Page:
21 Oct Insider Data Breaches – Does the Size of Your Clients’ Business Matter?
Does size matter? Not when it comes to insider data breaches caused by activity “inside” the network firewall.
Many small to midsize business owners believe breaches, both external and internal, only happen to “the big guys.” They often feel their businesses are too insignificant to attract unknown bad actors or malicious employees looking for a big payout. Yet, reports show that hackers prefer small companies because they are easier targets than big corporations. And insider breaches are rarely about the “big payout.”
More often than not, insider data breaches are purely accidental and sometimes even unknown to the transgressor. But for those breaches that are intentional, the reasons behind them are often more personal than simply just snatching data to sell on the Dark Web. They are often done out of revenge or for specific personal gain.
3 Categories of Insider Data Breaches
Let’s delve deeper into the three most common triggers for insider breaches:
Mishaps and Negligence
“To err is human…”1 and employees are very “human” when they’re busy, tired, or distracted. They unwittingly forget their laptop on the bus, send files to the wrong recipient, click on infected links, etc.
The majority of breaches fall into this bucket. A survey from a Black Hats Security Conference suggested that human error causes around 84 percent of all data breaches. However, as one study from Egress revealed, some 25 percent of workers knowingly risk data because their companies failed to provide the necessary tools to share it safely.2
Occasionally, employees aren’t satisfied with working for what they want and choose illicit workarounds to get ahead – like stealing proprietary data to share with a new employer or competitor. Astonishingly, 46 percent of employees confessed that they intentionally confiscated company data when they resigned. 2
Revenge and Sabotage
Although reportedly less common than accidental breaches and those perpetrated for personal gain, breaches sparked by vengeance are not unheard of. The Egress data breach survey found 11 percent of employees admitted that they intended to harm their employer with a security violation.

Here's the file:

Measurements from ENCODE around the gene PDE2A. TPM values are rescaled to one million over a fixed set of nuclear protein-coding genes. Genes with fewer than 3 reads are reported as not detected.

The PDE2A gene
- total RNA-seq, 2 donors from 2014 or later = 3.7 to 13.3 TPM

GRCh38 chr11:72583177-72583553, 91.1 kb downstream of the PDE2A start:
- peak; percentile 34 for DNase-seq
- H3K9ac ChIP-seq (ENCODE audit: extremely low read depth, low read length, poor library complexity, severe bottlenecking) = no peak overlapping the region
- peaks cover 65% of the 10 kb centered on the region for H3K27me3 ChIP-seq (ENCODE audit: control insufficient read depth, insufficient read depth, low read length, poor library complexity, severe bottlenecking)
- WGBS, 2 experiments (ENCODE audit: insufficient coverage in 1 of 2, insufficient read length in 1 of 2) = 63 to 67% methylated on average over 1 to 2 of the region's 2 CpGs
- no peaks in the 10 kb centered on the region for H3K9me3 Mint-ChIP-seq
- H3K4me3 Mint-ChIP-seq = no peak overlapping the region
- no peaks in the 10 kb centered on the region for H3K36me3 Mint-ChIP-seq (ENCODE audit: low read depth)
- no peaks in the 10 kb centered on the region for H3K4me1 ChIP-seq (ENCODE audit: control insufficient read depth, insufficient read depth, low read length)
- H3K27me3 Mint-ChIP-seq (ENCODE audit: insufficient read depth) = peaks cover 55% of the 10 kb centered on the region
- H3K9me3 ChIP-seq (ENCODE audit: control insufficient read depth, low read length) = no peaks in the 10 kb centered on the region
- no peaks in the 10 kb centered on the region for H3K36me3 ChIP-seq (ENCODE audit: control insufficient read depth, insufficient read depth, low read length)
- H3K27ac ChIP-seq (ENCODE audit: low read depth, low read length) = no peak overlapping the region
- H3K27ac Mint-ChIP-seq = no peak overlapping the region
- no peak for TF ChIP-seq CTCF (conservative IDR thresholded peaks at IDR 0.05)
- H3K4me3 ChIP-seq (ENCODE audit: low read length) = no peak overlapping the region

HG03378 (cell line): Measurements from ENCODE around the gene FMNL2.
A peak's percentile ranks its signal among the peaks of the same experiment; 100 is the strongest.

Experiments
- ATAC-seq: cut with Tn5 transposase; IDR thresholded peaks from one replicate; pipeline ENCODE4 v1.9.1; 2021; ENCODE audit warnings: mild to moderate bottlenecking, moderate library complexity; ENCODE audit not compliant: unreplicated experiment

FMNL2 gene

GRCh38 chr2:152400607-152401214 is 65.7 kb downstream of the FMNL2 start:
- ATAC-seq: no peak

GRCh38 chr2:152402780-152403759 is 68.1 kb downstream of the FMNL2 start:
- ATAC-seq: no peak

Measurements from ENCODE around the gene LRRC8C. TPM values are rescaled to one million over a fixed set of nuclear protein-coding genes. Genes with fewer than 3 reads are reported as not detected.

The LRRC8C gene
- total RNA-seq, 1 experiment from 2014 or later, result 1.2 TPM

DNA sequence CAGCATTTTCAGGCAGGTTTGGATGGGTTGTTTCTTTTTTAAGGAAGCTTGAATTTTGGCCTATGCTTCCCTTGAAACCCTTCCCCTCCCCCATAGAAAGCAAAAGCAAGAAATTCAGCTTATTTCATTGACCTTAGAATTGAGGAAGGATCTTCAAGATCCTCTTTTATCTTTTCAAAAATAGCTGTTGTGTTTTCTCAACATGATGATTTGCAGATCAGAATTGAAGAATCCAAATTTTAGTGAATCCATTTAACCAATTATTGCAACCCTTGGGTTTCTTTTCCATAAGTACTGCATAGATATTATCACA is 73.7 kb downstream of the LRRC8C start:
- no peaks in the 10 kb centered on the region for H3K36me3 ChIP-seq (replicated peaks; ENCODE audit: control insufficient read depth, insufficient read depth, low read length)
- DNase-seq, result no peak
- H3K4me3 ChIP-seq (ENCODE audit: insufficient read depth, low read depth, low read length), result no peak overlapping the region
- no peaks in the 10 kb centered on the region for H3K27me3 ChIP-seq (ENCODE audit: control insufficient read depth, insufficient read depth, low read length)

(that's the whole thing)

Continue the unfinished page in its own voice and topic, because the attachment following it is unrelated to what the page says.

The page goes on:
What Makes SMBs Vulnerable?
It’s really the “we’re too small for it to happen to us” mentality that renders SMBs vulnerable. And since these breaches don’t typically make big headlines, many SMB owners tend to think they are not at risk. A clear case of out of sight, out of mind.
To that end, SMB owners don’t feel compelled to establish strict internal security protocols. There’s often a deeper sense of trust in SMBs, where people work closer together, positions often overlap and owners may know and interact with all employees. Indeed, there’s a greater tendency to overlook red flags and risks. No one wants to believe the workers they hired will make grave mistakes or betray them, so internal security remains lax.
However, the reality is that any company, with any number of employees, is susceptible to internal data breaches. No matter how much a hiring manager scrutinizes prospective employees, accidents happen to even the best staff. It’s human nature.
Throttle the Threats
MSPs can help their SMB clients regularly scan their networks for anomalous user behavior, suspicious logins and violations to configured IT policies, and also discover threats with automated internal threat detection software. A daily scan of systems and user activity is one of the most effective methods to reduce internal breaches and other damaging anomalies.
Visit RapidFire Tools to learn more about products such as Cyber Hawk that can help you meet your clients’ cybersecurity demands.
- An Essay on Criticism, Part II, Alexander Pope, 1711
- Insider Data Breach Survey 2020, Egress, 2020